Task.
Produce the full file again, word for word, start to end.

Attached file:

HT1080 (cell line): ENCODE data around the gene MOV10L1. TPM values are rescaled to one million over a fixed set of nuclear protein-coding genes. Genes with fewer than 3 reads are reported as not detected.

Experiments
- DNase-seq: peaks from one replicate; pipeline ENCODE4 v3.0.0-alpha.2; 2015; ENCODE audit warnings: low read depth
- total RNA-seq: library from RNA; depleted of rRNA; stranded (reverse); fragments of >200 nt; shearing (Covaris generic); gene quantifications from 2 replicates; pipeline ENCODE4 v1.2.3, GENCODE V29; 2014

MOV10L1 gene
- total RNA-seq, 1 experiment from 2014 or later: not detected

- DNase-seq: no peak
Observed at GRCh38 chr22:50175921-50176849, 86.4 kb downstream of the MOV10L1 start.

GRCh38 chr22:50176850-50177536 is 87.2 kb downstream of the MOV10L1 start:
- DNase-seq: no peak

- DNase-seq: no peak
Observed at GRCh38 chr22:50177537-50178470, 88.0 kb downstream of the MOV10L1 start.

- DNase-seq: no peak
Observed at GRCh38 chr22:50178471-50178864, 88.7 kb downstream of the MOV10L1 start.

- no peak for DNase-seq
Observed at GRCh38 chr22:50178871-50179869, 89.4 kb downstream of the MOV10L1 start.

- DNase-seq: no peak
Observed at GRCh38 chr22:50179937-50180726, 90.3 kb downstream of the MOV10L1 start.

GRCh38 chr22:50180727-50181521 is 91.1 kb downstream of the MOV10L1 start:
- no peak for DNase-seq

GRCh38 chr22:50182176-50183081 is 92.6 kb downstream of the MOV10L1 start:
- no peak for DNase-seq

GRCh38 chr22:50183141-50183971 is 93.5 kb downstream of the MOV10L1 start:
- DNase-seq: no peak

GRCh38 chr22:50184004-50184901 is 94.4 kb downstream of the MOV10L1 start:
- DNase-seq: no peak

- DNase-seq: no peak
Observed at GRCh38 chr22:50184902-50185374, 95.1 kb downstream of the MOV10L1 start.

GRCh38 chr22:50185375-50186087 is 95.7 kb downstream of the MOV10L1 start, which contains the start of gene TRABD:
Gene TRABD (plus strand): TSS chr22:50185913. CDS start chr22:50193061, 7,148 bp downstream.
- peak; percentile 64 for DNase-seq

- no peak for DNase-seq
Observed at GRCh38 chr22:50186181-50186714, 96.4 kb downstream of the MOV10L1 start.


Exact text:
HT1080 (cell line): ENCODE data around the gene MOV10L1. TPM values are rescaled to one million over a fixed set of nuclear protein-coding genes. Genes with fewer than 3 reads are reported as not detected.

Experiments
- DNase-seq: peaks from one replicate; pipeline ENCODE4 v3.0.0-alpha.2; 2015; ENCODE audit warnings: low read depth
- total RNA-seq: library from RNA; depleted of rRNA; stranded (reverse); fragments of >200 nt; shearing (Covaris generic); gene quantifications from 2 replicates; pipeline ENCODE4 v1.2.3, GENCODE V29; 2014

MOV10L1 gene
- total RNA-seq, 1 experiment from 2014 or later: not detected

- DNase-seq: no peak
Observed at GRCh38 chr22:50175921-50176849, 86.4 kb downstream of the MOV10L1 start.

GRCh38 chr22:50176850-50177536 is 87.2 kb downstream of the MOV10L1 start:
- DNase-seq: no peak

- DNase-seq: no peak
Observed at GRCh38 chr22:50177537-50178470, 88.0 kb downstream of the MOV10L1 start.

- DNase-seq: no peak
Observed at GRCh38 chr22:50178471-50178864, 88.7 kb downstream of the MOV10L1 start.

- no peak for DNase-seq
Observed at GRCh38 chr22:50178871-50179869, 89.4 kb downstream of the MOV10L1 start.

- DNase-seq: no peak
Observed at GRCh38 chr22:50179937-50180726, 90.3 kb downstream of the MOV10L1 start.

GRCh38 chr22:50180727-50181521 is 91.1 kb downstream of the MOV10L1 start:
- no peak for DNase-seq

GRCh38 chr22:50182176-50183081 is 92.6 kb downstream of the MOV10L1 start:
- no peak for DNase-seq

GRCh38 chr22:50183141-50183971 is 93.5 kb downstream of the MOV10L1 start:
- DNase-seq: no peak

GRCh38 chr22:50184004-50184901 is 94.4 kb downstream of the MOV10L1 start:
- DNase-seq: no peak

- DNase-seq: no peak
Observed at GRCh38 chr22:50184902-50185374, 95.1 kb downstream of the MOV10L1 start.

GRCh38 chr22:50185375-50186087 is 95.7 kb downstream of the MOV10L1 start, which contains the start of gene TRABD:
Gene TRABD (plus strand): TSS chr22:50185913. CDS start chr22:50193061, 7,148 bp downstream.
- peak; percentile 64 for DNase-seq

- no peak for DNase-seq
Observed at GRCh38 chr22:50186181-50186714, 96.4 kb downstream of the MOV10L1 start.